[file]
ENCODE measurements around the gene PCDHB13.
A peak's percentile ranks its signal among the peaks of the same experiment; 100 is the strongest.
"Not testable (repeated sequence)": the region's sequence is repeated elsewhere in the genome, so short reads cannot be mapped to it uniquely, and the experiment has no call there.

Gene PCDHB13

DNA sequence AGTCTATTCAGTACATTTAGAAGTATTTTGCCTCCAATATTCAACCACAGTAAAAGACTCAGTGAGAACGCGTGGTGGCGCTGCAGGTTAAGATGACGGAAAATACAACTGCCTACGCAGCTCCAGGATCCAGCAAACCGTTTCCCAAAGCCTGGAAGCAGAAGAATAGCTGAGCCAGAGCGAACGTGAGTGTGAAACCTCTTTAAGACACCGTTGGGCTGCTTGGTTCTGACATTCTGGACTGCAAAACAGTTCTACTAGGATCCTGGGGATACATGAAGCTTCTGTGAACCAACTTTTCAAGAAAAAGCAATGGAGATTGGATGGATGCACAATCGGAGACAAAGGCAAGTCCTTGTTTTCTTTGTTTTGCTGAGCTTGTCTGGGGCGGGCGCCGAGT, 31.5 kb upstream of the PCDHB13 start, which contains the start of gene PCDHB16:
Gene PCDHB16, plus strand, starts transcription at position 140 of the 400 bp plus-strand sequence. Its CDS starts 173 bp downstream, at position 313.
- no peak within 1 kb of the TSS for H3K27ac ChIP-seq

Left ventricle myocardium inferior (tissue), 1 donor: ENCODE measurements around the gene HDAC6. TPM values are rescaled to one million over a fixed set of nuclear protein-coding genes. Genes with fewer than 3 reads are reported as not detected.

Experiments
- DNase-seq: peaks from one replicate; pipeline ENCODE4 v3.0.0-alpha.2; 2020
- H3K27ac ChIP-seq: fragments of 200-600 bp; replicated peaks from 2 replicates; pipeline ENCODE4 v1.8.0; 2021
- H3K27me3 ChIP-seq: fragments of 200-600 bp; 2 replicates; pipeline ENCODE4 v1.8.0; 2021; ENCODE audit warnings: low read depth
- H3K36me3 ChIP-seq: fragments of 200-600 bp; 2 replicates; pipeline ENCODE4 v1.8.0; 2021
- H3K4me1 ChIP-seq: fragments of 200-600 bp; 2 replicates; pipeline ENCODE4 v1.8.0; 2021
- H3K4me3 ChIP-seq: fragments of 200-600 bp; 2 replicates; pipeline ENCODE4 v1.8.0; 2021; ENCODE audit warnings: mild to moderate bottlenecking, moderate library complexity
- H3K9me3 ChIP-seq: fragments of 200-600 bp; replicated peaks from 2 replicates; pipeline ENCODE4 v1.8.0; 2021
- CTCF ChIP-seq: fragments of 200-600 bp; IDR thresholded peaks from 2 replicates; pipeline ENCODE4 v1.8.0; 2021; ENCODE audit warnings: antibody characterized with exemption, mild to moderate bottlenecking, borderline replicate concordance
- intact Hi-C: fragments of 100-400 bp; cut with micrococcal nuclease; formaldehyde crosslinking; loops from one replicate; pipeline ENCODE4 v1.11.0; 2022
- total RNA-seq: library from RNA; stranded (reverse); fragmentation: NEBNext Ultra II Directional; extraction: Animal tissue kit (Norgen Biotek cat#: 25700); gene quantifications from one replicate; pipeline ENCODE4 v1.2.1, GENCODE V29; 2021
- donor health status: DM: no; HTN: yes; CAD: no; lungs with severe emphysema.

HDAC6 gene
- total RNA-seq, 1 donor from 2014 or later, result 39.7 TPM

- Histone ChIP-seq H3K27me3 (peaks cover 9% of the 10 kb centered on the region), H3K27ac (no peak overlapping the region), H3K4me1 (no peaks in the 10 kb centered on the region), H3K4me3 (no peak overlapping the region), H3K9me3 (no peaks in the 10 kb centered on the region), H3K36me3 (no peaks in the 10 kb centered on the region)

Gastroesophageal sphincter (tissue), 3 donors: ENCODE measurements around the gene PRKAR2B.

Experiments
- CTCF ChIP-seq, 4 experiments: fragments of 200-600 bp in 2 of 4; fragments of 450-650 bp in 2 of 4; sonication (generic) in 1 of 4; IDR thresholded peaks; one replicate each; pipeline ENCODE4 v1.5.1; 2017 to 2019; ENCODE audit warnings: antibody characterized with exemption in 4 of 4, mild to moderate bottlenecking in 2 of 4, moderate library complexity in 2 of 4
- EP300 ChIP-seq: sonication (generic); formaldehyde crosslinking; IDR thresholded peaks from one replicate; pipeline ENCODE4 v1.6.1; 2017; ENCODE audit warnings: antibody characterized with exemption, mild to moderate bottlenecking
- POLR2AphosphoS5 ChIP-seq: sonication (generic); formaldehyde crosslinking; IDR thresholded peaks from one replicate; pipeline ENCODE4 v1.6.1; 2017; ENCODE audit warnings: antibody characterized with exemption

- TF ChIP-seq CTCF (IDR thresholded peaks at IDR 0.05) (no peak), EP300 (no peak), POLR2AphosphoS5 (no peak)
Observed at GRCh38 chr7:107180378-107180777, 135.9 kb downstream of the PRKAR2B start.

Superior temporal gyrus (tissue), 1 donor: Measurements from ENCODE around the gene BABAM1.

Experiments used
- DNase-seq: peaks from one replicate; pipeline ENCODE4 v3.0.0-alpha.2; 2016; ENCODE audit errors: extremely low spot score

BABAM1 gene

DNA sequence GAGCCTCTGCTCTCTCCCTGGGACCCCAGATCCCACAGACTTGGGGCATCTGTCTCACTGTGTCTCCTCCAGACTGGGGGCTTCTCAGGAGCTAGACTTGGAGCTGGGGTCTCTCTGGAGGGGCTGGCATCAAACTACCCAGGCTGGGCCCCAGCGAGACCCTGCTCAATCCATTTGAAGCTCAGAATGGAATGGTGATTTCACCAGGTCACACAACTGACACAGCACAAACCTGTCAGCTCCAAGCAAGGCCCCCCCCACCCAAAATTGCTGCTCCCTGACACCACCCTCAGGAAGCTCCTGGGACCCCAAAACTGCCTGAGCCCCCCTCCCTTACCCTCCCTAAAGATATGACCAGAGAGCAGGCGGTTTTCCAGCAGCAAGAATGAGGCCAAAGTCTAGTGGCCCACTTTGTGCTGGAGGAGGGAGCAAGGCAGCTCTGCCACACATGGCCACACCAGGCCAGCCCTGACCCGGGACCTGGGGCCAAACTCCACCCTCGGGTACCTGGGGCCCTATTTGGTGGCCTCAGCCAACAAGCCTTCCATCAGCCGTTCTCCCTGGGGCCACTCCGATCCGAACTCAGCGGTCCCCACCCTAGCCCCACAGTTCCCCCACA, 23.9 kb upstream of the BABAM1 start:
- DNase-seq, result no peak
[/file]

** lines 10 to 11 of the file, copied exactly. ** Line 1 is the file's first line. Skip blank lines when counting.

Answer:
- DNase-seq: peaks from one replicate; pipeline ENCODE4 v3.0.0-alpha.2; 2020
- H3K27ac ChIP-seq: fragments of 200-600 bp; replicated peaks from 2 replicates; pipeline ENCODE4 v1.8.0; 2021